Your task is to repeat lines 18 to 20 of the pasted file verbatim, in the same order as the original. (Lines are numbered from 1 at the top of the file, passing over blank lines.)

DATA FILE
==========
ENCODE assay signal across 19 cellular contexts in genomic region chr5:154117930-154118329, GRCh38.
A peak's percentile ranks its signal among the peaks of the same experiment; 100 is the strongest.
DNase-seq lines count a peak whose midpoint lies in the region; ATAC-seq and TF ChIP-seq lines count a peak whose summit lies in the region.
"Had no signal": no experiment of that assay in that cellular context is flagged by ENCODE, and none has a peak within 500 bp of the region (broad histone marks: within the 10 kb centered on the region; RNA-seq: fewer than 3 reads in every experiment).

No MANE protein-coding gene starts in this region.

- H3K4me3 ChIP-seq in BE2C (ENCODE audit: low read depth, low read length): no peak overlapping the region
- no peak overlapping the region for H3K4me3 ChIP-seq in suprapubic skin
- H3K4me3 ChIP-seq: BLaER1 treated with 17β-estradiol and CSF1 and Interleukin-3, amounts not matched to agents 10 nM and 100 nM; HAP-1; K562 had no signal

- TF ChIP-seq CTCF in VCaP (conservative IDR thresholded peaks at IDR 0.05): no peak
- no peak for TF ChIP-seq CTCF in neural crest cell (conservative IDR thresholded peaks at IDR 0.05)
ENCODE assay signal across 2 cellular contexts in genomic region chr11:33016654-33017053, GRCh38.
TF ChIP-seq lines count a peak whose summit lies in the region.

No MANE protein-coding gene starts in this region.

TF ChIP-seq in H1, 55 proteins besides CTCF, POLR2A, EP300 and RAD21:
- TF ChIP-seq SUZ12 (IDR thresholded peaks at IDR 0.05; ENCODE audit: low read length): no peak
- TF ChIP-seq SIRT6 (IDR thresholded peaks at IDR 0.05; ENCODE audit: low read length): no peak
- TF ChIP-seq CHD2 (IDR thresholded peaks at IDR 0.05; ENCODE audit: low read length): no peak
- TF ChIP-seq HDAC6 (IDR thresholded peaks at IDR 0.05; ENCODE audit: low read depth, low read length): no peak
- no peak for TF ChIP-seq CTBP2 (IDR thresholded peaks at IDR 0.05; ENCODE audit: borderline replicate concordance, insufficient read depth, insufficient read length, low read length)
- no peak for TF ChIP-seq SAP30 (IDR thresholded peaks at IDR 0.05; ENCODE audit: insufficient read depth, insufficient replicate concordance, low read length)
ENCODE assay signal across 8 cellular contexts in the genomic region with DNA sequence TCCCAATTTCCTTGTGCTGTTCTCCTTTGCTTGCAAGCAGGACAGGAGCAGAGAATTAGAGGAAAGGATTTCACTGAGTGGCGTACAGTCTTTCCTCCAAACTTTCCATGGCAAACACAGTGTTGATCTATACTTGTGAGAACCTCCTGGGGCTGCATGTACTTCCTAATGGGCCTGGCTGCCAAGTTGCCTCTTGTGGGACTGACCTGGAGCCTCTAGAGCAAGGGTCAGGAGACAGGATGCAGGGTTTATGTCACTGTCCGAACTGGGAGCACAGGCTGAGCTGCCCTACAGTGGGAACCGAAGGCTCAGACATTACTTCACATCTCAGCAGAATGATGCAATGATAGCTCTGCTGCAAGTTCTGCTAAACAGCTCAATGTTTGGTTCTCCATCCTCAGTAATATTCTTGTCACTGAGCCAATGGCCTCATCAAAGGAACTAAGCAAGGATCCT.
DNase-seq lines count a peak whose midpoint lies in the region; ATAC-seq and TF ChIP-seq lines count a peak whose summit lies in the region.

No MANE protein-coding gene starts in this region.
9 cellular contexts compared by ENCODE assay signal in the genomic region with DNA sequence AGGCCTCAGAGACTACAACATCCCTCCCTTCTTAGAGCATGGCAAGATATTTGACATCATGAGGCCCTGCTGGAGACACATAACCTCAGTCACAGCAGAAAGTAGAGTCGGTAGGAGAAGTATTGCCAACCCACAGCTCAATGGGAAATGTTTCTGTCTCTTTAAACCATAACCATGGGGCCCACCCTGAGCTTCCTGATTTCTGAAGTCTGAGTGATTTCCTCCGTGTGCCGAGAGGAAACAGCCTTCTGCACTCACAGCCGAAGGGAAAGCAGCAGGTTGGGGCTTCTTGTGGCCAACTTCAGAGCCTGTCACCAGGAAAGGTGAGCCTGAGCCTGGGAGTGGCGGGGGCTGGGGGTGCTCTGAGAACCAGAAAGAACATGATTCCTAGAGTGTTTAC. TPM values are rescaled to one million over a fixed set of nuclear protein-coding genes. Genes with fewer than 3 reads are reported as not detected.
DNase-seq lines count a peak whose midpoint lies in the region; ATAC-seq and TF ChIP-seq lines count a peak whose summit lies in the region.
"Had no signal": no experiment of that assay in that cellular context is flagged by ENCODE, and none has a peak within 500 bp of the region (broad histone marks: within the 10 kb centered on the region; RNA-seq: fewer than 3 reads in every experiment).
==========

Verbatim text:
- TF ChIP-seq HDAC6 (IDR thresholded peaks at IDR 0.05; ENCODE audit: low read depth, low read length): no peak
- no peak for TF ChIP-seq CTBP2 (IDR thresholded peaks at IDR 0.05; ENCODE audit: borderline replicate concordance, insufficient read depth, insufficient read length, low read length)
- no peak for TF ChIP-seq SAP30 (IDR thresholded peaks at IDR 0.05; ENCODE audit: insufficient read depth, insufficient replicate concordance, low read length)